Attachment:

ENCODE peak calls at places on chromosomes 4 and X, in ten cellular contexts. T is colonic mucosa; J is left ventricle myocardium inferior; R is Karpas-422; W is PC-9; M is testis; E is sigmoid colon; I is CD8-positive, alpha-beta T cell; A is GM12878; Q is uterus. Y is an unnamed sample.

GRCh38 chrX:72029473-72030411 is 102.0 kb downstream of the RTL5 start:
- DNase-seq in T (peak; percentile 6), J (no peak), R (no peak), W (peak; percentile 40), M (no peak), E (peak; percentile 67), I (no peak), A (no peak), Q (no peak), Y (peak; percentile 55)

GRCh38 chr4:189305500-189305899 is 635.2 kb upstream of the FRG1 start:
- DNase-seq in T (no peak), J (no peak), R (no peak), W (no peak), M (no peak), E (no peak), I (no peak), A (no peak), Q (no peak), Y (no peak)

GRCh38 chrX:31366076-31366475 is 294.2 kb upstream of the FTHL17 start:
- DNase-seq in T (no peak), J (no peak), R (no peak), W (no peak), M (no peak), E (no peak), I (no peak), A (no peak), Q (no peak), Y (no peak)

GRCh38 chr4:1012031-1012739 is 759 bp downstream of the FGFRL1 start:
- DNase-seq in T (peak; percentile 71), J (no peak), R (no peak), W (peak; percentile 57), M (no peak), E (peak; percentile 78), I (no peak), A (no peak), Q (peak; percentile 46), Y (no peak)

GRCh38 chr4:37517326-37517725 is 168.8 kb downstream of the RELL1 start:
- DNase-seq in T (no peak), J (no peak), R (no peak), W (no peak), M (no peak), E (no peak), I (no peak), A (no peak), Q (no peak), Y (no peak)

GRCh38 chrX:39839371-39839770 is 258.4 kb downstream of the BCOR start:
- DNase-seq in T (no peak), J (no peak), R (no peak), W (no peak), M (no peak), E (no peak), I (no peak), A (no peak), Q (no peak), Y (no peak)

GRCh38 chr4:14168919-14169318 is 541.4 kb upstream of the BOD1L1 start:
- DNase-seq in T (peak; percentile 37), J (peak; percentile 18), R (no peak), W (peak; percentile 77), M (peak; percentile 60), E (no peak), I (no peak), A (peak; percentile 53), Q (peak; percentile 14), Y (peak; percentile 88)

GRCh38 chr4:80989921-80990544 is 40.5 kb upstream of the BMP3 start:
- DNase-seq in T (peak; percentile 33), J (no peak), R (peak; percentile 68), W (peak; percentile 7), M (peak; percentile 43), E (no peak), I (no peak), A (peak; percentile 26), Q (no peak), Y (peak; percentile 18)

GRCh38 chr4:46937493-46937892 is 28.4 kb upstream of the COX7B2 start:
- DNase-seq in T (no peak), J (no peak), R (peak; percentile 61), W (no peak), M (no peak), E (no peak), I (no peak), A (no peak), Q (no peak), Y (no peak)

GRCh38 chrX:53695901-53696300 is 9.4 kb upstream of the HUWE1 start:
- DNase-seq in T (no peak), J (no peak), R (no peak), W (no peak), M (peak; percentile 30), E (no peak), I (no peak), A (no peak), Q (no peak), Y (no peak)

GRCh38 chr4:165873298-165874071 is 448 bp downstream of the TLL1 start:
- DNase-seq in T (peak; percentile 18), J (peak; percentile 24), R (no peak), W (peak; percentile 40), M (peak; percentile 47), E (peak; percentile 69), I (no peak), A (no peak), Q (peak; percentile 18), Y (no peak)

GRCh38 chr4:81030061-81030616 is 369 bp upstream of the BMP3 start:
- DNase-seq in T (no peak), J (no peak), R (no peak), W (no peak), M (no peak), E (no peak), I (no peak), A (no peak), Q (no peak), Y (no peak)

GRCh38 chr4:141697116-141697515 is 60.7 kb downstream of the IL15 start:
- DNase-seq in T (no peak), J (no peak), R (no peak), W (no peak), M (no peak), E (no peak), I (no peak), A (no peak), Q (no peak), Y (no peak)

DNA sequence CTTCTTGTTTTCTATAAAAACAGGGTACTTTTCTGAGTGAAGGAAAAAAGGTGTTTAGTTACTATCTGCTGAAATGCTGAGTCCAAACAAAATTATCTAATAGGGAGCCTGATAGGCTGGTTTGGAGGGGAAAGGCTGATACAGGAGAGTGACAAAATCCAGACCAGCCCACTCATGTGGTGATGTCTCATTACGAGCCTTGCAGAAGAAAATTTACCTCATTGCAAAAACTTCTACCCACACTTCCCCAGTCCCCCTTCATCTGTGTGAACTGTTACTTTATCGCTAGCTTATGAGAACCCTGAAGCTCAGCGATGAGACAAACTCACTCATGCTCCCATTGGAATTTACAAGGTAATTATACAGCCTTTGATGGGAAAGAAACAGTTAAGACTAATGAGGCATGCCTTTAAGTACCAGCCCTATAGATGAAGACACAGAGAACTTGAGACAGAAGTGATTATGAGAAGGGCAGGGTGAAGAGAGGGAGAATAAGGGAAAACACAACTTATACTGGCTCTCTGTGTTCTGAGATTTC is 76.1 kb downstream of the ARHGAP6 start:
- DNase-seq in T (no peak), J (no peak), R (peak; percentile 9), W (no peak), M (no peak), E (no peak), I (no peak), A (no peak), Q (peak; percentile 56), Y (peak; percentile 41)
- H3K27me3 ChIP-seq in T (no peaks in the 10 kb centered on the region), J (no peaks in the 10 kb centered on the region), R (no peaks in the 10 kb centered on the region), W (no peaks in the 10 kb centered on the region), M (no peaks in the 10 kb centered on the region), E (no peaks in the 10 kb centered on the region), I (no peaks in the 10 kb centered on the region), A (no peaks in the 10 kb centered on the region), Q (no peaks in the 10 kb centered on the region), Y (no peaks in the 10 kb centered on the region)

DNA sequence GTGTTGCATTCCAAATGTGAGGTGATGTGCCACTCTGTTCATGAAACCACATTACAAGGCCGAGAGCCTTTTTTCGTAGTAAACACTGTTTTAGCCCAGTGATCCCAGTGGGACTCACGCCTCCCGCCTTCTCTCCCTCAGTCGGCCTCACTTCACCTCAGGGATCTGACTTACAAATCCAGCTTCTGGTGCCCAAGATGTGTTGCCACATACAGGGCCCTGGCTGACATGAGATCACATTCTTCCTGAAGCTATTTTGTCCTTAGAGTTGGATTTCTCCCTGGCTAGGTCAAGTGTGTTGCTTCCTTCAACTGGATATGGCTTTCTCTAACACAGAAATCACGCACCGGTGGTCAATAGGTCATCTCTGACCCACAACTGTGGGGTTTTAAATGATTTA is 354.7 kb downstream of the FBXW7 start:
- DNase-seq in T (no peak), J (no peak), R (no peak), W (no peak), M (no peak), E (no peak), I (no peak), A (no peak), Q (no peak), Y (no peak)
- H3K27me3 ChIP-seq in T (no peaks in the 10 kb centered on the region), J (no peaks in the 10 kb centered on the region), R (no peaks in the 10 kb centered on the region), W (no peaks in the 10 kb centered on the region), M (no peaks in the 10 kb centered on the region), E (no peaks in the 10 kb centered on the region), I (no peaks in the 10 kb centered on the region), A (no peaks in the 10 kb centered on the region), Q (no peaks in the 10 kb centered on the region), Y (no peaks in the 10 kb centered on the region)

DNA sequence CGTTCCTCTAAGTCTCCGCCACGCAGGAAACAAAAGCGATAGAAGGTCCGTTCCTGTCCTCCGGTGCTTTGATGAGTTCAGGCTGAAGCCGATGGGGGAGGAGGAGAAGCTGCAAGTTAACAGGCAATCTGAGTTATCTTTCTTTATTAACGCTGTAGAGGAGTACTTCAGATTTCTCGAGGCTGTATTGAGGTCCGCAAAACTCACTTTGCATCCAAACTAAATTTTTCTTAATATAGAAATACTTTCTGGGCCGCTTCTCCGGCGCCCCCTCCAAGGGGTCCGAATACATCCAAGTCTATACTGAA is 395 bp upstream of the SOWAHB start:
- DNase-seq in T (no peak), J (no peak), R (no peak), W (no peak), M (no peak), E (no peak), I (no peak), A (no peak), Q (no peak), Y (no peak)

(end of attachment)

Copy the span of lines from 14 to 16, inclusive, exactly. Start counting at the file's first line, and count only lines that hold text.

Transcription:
GRCh38 chr4:14168919-14169318 is 541.4 kb upstream of the BOD1L1 start:
- DNase-seq in T (peak; percentile 37), J (peak; percentile 18), R (no peak), W (peak; percentile 77), M (peak; percentile 60), E (no peak), I (no peak), A (peak; percentile 53), Q (peak; percentile 14), Y (peak; percentile 88)

GRCh38 chr4:80989921-80990544 is 40.5 kb upstream of the BMP3 start: